Once you figure out what you can buy, your foods become monotonous quickly. Spices can take care of that, but they're very expensive, so you have to buy only what you plan to use a lot. In my case, cinnamon made oatmeal palatable and oregano (or basil) saved tomato sauces that accompanied the eternal pasta meal. Curry powder and red pepper can cover a multitude of sins (but, if you like black pepper, get used to pre-ground, as fresh is expensive and a pepper grinder is not covered by SNAP).


You will never use manufacturer's coupons, so "double coupons" are a thing for others. There's no manufacturer for, say, potatoes. Store coupons, however, are a lifesaver, if one buys only what one would've bought anyway. Buying something "extra" because it's on sale might mean you're on a diet on day 31 of the month.


The SNAP benefit is the same every month. February will be your favorite month, as it's shorter, and you can buy a rare treat or two.

The final word

You can eat healthily and cheap, you can eat with great flavor and cheap, you can eat healthily and with great flavor. You cannot do all three. If you eat healthily and cheap, you can save enough for an occasional splurge on great flavor.

Thursday, July 16, 2015

A slight increase in mileage

Recent training:

June 27: 5 miles in 44 minutes.

That night, I fell and broke a rib.

July 5: Walked 7 miles
July 9: 3 in 27
July 11: 12 in 123
July 12: 11 in 117
July 14: 11 in 109
July 15: 7 in 69
July 16: 12 in 117.

What do they say again about increasing mileage 1750% per week?

Sunday, July 12, 2015

Six Impossible Things Before Breakfast

Two weeks after breaking a rib, I ran 12 miles, my longest run this year (I also ran 12 on Jan. 1). Today I ran 11, increasing my weekly mileage by about 500% with two runs. After falling apart in the heat (it's Minnesota, but the dew point was 70), I saw my friend Barb and we started talking. I mentioned that I was running with a broken rib and she said, "Oh, I've done that. You have to either hold your elbow up really high or hold it against your side." She hasn't missed a day of running in 30 years - the only person who can't be impressed with running with a broken rib.

Choose your friends wisely.

Tuesday, July 7, 2015

T-361 days

If you do the prep work, success or failure becomes just a matter of circumstance, but to do the prep work, you have to first be willing to do it. You have to be willing to not just work harder than everyone else, but harder than anyone else believes is possible, to put in superhuman effort repeatedly, continuously, until the goal you've set seems a foregone conclusion, almost an afterthought. Then you have to make sure you're not just working hard to work hard, but toward that goal.

Sunday, June 28, 2015

A different kind of break

Last week, I ran my 90,000th mile, lifetime. It came a little later than expected, due to some allergy problems.

Then I had the best run I've had in a couple of years and started thinking, "Hey, I may not be done yet!"

Last night, I fell down a flight of stairs. Broke some ribs, pulled some muscles. I'll be out of commission for a while.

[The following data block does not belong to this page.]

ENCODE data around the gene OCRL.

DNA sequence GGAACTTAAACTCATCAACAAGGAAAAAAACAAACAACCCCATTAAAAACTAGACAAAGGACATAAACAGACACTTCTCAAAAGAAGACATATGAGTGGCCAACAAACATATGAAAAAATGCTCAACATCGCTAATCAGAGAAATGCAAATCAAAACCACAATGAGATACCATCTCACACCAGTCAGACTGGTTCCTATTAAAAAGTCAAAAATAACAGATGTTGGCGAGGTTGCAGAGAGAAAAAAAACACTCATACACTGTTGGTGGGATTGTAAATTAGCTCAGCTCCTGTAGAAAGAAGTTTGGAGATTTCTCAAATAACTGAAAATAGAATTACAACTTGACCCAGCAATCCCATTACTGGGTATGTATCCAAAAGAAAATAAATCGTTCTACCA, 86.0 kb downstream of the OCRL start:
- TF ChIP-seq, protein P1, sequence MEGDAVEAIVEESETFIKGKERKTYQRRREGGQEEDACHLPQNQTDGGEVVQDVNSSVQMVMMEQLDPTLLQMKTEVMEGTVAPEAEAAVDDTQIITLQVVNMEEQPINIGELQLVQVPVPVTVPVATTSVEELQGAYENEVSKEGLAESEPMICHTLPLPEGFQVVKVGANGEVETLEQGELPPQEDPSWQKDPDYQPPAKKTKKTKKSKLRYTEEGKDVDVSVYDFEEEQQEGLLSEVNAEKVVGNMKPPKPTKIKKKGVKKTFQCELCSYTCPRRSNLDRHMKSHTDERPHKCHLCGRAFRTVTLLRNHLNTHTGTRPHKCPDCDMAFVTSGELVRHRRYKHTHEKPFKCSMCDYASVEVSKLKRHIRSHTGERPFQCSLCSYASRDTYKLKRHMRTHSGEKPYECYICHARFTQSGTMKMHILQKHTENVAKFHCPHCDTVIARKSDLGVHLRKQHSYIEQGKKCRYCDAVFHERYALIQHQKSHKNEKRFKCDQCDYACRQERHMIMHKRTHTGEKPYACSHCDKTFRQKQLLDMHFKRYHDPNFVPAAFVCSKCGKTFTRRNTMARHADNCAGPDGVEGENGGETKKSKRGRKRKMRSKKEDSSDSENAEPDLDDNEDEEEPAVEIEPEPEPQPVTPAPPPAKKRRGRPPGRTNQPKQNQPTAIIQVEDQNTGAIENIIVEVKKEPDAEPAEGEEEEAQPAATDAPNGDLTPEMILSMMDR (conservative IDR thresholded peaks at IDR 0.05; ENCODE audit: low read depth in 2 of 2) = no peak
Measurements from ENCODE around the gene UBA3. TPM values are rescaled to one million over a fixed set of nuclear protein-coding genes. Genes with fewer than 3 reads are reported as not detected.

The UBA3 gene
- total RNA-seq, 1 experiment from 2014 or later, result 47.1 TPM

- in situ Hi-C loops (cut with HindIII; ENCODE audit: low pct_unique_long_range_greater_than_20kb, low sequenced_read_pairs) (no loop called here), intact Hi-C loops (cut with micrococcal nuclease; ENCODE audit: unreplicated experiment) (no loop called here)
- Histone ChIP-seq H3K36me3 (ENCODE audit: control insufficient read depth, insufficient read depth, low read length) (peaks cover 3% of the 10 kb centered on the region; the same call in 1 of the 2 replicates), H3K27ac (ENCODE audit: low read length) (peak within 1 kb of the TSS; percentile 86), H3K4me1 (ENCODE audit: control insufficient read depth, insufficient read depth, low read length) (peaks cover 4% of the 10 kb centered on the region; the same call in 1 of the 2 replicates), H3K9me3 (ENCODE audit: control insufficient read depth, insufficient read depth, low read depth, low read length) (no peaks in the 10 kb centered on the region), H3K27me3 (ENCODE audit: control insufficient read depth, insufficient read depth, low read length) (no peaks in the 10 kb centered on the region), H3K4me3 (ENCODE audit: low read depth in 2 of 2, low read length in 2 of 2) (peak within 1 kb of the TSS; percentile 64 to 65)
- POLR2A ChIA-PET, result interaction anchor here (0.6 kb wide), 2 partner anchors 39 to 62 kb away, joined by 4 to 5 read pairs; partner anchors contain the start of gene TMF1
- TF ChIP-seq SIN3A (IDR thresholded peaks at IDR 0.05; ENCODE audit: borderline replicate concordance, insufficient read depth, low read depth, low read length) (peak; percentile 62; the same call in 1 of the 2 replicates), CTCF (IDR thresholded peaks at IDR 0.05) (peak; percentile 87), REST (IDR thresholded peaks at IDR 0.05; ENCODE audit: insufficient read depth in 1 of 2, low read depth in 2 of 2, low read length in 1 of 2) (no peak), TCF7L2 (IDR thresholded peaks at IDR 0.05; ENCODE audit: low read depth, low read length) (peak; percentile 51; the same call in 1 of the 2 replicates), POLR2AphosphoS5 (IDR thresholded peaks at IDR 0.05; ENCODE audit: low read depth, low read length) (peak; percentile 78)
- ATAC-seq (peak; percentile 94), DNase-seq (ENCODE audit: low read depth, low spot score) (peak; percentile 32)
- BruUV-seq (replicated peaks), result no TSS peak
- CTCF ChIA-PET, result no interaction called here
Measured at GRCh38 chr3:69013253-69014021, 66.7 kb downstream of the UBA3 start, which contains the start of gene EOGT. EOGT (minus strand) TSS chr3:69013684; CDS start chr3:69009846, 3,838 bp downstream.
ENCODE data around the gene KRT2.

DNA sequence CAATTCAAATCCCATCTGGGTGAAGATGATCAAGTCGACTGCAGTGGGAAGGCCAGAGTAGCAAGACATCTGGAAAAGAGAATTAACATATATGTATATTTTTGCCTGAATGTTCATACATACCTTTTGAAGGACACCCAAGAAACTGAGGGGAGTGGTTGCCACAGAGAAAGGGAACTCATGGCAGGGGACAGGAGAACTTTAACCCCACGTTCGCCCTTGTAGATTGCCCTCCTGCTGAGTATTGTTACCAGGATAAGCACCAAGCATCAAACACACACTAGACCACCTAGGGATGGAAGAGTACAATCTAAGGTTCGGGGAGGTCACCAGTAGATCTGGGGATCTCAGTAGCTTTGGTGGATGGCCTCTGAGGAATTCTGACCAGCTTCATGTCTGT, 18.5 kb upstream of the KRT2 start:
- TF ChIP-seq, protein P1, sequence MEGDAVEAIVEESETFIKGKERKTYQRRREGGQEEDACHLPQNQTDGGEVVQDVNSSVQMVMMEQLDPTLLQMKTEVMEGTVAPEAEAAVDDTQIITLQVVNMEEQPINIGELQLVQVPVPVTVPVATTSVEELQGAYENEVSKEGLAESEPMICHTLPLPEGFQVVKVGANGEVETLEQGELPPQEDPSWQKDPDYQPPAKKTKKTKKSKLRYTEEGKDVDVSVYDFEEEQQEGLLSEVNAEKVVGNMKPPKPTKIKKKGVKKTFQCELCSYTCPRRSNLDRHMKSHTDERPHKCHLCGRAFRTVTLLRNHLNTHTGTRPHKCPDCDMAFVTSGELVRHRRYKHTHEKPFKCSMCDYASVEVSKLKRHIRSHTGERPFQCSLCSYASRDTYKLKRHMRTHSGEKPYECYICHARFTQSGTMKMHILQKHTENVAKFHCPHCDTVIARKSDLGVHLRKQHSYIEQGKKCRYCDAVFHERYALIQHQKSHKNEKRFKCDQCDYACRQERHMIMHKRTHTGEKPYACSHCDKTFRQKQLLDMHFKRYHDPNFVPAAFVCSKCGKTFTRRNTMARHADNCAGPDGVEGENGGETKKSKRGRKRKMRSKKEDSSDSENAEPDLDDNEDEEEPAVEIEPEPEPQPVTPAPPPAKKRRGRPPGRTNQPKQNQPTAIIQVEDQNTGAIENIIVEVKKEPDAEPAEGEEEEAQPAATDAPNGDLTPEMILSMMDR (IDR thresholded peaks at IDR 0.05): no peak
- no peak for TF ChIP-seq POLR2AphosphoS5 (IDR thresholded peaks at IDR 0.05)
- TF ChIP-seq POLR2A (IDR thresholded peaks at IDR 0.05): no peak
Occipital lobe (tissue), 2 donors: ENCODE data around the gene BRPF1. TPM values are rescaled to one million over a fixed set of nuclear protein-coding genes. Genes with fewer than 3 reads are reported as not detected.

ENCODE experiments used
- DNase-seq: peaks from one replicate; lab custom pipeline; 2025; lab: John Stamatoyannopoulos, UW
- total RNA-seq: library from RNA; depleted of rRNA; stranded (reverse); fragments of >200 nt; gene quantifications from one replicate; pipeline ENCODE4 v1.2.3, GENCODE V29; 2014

Tuesday, June 2, 2015

New Thoughts on 100 Mile Training

Just thought it was time I talked about running again. As time goes by, I find my thoughts on training to be changing from "why doesn't anyone try..." to "this is starting to look sensible." The old dictum: 100 mile training should look like marathon training, but with longer long runs.

I no longer think back-to-back long runs are essential, nor that one needs to ever run faster than marathon pace in training. Here's a plan for those who can run a marathon between 3:00 and 4:30, which is most people who can also finish 100 miles before the cut-off, but isn't looking for medals.

3 week cycle:

Monday 6 miles
Tuesday 6 miles
Wednesday 9 miles hard (marathon pace or hills)
Thursday 6 miles
Friday 6 miles

First week
Saturday 20 miles
Sunday 9 miles

Second week
Saturday 12 miles hard (marathon pace or hills)
Sunday 9 miles

Third week
Saturday 31 miles
Sunday 12 miles

At 11-12 minutes per mile (4:30 marathoners), this is about 12 hours per week.
At  8 minutes per mile (3:00 marathoners), this is 9 hours per week, and one can add two-a-days, running an additional 6 miler on Mondays, Tuesdays, Thursdays and Fridays. Then one could also make 14 miles of the 31 miler fast.

I'd schedule a 50K race every 9 weeks, then drop the hard 9 miler before and after the race (run the miles, just not fast). If closer to 4:30 than 3:00 in the marathon, I'd also drop the hard 12 prior to the race - if around a 3:45 marathoner, maybe run 6 of the 12 hard.

That gives an adequate mileage - higher than most do - with an appropriate amount of hard running. Moreover, it looks doable.

Tuesday, May 26, 2015

Steve's Evil Kitchen Gets in a Pickle

Still nothing to write about on the running front.

I thought I'd try something new and daring in making pickles. The first experiment didn't turn out well:

Sometimes explosions just happen in the Evil Kitchen.

Eventually, I came up with an idea that anyone could follow. Noticing that pickle manufacturers uses calcium lactate to ensure crunchiness, I came up with an idea for making pickles without vinegar and without salt. The procedure is very simple.

First, soak cucumbers (or anything else you want to pickle) in calcium hydroxide. I used 2 Tbsp. in a pint of water, which was more than saturating and I left it in the refrigerator overnight. You can pick up food grade calcium hydroxide as - imagine my surprise - "Pickling Lime." It was a couple of dollars at Menard's. You have to be careful, as it has a pH of 14; it will turn your skin into soap.
 The second step makes them edible. You pull the cukes out of the caustic solution and put them in acid. I used 88% lactic acid, which is available at any homebrew shop. It, too, will cause nasty burns. 15 oz. of water plus 1 oz. of lactic acid (always put acid in water, not water in acid; a lesson from chemistry class I learned the hard way) gives a solution that is 5.5%, about as strong as strong vinegar. When you put the cucumbers in the acid, there's a little bubbling as the base in the cucumbers reacts with the acid, creating calcium lactate. I stored them in the refrigerator for two days, just to make sure the acid had permeated the pickles and I wouldn't have a nasty surprise.

$4 at Northern brewer.

So how were they? There's an immediate hit of acid on the tongue, as these are very tart. Then there's a lingering aftertaste of fresh cucumber. I decided that the acid was a bit much, so I added sugar to the solution and made sweet pickles, which would probably have aided in preservation, but I ate them all pretty quickly.